Nevada Public Radio Listen Live

"The World"
Facebook Twitter Follow Nevada Public Radio

Support Nevada Public Radio
KNPR's State of Nevada About SON Archives Participate Specials
TODAY
Why Don't We Know Who's Behind the Kelly Cheating Scandal?
Council Votes For Horse-Drawn Carriages
Utah Keeps 'Utes' As Mascot
The Progressive Bluegrass Sounds Of The Infamous Stringdusters
The Good Foods Of Lent
RECENT
Boycott Las Vegas Say Social Conservatives
How Safe Is Your Food?
Robert Coover And The Return Of The Brunists
Castro And Patrick Spar Over Immigration
Behind The Bundy Ranch Standoff
Can 'Serious' Reading Happen Online?
Lynne Jasames On Why 'It's Okay To Cry'
BASE Jumping: The Allure And The Danger
Tax Advice For The Alternative Economy
The Secret History Of Las Vegas
Anti-Government Protesters Win Round Against BLM
Bryan Ferry (Of Roxy Music) Brings His Orchestra To Vegas
Is Tipping Obsolete?
Deal Reached Between North Las Vegas And Labor Unions
Being Oscar
The Life Cycle Of A Mall
Fixing Nevada's Mental Health System
Bundy Family Says Local Officials Need to Step In To Stop BLM Dispute
The Future Of Space Tourism

Following Scandal, Psychiatric Patients Crowd Local Emergency Rooms
Following Scandal, Psychiatric Patients Crowd Local Emergency Rooms

Listen
AIR DATE: May 6, 2013

BY AMY KINGSLEY --  The first stop for psychiatric patients in crisis is usually the closest emergency room. And upheaval at Rawson-Neal psychiatric hospital in the wake of the busing scandal has made that first stop longer, challenging hospitals’ ability to treat patients with medical needs, says Dr. Dale Carrison.

Carrison, Chief of Staff at University Medical Center, declared an internal disaster last week after its emergency center became overwhelmed with psychiatric patients. The hospital stopped accepting ambulances for 12 hours.

Almost half the beds in the adult emergency department were taken by psychiatric patients who were waiting to be transferred to Rawson-Neal. Carrison said recent changes in policy have slowed the intake process, and left emergency departments holding the bag.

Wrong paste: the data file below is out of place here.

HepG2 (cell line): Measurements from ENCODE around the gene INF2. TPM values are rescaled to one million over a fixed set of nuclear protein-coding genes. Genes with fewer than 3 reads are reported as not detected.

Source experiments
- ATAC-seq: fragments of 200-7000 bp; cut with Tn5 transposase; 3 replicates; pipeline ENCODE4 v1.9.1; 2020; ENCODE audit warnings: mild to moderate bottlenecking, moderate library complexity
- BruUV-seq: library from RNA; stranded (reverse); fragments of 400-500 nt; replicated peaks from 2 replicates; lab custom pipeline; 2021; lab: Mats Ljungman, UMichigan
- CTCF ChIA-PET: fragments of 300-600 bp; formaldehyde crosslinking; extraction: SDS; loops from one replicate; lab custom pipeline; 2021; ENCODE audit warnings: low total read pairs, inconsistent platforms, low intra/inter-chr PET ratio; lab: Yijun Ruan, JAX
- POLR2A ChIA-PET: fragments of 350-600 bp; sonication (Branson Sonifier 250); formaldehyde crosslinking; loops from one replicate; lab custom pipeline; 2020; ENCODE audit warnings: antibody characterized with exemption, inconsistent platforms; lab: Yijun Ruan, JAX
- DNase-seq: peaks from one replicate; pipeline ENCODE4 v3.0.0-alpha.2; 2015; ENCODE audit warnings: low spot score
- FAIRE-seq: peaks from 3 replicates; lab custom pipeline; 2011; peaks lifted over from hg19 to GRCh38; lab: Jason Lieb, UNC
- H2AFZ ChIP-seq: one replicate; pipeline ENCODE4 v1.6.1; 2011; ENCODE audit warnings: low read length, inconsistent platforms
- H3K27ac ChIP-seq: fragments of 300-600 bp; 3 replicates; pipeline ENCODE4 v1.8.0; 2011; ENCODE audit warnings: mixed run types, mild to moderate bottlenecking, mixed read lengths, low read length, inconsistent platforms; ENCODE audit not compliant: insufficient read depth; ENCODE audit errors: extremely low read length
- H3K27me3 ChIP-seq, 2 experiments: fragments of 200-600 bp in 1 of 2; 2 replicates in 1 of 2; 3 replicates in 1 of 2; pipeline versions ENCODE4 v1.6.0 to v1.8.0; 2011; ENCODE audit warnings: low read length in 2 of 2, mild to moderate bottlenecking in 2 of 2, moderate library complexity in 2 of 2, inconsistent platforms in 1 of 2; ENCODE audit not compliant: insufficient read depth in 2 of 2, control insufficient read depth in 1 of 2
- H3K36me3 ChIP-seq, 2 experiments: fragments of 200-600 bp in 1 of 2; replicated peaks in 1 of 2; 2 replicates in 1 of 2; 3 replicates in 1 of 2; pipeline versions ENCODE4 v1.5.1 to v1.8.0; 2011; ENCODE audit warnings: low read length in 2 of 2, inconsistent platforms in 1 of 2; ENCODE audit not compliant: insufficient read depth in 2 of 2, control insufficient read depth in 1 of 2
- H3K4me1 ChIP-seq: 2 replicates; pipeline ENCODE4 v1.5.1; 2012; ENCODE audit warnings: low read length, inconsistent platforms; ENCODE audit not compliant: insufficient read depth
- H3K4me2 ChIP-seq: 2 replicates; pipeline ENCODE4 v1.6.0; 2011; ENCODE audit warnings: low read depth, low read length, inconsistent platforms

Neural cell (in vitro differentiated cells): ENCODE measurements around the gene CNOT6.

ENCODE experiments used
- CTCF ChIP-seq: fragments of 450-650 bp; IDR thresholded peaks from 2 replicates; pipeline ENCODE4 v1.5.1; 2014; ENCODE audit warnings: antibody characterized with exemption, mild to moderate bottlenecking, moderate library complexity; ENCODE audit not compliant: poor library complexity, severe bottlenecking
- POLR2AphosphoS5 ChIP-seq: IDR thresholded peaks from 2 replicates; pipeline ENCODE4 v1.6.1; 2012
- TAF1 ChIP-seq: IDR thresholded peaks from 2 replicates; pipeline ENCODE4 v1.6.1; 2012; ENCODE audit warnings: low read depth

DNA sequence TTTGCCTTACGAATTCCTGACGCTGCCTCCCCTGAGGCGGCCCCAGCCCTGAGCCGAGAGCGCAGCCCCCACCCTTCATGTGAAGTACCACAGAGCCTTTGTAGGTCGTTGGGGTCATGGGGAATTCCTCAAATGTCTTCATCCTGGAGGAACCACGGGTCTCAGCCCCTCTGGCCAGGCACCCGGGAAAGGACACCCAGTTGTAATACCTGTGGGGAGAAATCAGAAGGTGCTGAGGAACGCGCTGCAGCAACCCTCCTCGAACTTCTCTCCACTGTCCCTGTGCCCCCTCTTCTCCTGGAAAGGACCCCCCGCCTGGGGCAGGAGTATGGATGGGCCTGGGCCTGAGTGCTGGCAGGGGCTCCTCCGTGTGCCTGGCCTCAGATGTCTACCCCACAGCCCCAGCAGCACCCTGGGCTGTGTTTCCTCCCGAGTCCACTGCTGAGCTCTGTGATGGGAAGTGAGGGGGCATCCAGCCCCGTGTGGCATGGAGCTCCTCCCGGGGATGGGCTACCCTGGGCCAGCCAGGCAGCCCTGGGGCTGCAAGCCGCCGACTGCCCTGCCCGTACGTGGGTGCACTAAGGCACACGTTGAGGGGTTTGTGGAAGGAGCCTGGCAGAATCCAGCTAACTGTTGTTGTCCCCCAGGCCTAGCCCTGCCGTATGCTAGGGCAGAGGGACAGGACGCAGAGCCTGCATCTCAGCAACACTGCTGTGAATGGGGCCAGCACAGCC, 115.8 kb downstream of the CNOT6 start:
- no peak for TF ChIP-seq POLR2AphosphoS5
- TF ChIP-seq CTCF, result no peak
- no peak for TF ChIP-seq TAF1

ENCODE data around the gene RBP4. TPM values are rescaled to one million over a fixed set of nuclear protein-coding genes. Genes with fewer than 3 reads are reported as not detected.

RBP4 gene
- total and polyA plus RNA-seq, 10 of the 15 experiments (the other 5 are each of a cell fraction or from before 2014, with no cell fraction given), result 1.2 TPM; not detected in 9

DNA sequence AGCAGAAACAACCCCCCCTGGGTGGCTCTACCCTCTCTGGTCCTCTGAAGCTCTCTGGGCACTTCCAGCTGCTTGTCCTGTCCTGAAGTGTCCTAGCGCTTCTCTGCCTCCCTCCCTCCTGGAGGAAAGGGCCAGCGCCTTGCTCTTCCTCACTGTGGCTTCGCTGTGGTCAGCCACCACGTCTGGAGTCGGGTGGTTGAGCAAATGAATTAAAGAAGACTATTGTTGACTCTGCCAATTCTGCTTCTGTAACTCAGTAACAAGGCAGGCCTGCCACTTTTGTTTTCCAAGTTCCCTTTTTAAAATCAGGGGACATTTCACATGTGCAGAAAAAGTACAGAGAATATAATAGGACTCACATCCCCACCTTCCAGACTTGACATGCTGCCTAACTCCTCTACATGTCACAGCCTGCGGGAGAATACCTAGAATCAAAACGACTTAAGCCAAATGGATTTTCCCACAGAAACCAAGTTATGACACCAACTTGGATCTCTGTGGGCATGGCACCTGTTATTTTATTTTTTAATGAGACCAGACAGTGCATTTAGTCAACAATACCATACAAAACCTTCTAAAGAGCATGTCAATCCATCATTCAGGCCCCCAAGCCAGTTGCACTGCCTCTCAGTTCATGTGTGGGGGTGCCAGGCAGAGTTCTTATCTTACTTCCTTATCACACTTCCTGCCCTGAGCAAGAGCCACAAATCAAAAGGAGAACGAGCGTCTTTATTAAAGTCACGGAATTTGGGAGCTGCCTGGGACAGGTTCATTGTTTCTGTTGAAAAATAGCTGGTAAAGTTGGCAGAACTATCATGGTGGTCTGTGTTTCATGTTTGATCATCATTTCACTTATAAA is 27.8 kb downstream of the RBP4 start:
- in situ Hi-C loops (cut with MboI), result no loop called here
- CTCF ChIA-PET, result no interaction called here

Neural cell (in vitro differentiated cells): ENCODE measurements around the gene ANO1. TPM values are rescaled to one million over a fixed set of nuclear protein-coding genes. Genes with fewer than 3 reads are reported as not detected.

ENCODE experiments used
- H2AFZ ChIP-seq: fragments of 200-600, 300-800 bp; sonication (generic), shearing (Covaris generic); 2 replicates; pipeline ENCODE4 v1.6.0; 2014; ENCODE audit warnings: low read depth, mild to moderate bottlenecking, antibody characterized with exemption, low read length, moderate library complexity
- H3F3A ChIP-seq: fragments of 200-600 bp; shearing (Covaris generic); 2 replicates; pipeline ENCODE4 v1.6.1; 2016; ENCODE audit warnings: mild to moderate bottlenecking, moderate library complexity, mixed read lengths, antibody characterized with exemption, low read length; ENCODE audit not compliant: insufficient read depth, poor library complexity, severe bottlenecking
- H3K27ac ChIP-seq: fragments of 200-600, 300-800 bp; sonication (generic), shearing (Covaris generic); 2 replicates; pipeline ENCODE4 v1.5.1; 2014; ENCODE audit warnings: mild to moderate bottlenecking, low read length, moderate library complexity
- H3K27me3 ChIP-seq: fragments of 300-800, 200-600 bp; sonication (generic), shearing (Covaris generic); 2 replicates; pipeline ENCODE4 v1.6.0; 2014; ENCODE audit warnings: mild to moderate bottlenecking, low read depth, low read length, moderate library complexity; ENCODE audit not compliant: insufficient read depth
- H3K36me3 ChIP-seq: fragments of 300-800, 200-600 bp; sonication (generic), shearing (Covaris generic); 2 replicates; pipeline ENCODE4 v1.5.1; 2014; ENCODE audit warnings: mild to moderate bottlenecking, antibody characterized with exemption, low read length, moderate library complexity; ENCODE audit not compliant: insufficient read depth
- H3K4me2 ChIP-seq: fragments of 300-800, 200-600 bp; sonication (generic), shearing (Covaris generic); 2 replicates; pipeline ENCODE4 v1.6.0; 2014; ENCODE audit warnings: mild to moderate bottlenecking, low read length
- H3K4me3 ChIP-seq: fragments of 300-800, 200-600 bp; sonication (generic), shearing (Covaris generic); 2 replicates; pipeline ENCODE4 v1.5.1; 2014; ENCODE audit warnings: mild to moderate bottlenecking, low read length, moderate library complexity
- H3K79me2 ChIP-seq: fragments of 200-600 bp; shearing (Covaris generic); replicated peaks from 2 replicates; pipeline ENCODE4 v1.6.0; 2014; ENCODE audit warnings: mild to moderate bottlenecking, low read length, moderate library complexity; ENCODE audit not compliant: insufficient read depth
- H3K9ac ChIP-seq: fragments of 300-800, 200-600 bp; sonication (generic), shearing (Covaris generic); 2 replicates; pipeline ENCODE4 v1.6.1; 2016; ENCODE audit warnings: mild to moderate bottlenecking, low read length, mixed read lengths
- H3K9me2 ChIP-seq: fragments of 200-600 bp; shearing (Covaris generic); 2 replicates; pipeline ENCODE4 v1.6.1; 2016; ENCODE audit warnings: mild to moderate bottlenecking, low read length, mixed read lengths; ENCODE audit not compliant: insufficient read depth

“With the mentally ill patients … those people stay two, three days, sometimes five or six days in the emergency department or in the hospital,” Carrison said. “So an emergency department that’s not operating really efficiently can turn a bed over every six hours. An emergency department that’s operating efficiently can turn a bed over every four hours. So you can see for every patient that’s there for 24 hours, even if you’re slow, then you’ve not been able to see four other patients medically.”

Psychiatric patients have been crowding emergency departments for years. In 2004, the county manager declared an emergency, and things improved when the state expanded mental health facilities. But they have since cut the mental health budget by millions of dollars, and the number of patients stuck in emergency departments has skyrocketed.

The problem can’t be solved without a serious investment in resources for the mentally ill, Carrison said.

“Let’s say Rawson-Neal takes 35 patients a day, and there’s 105 holding,” Carrison said. “So, if they take 35 every day – what’s left? They still have 70 patients left. So it’s a situation where you can’t catch up. It’s like a funnel, and the large end of the funnel is the emergency departments and the small end of the funnel is the mental health facilities.”

The problem is compounded by the lack of follow-up care, Carrison said.

“It’s a revolving door,” Carrison said. “Many of our patients come and go, come and go, come and go.”

And right now, more patients are coming than going. The state has placed a psychologist at UMC to alleviate the problem. Carrison said it will take some time to see if that works.

GUEST

Dr. Dale Carrison, Chief of Staff, University Medical Center

    comments powered by Disqus
    © 2013 NEVADA PUBLIC RADIO   
    Web hosting facilities provided by Switch.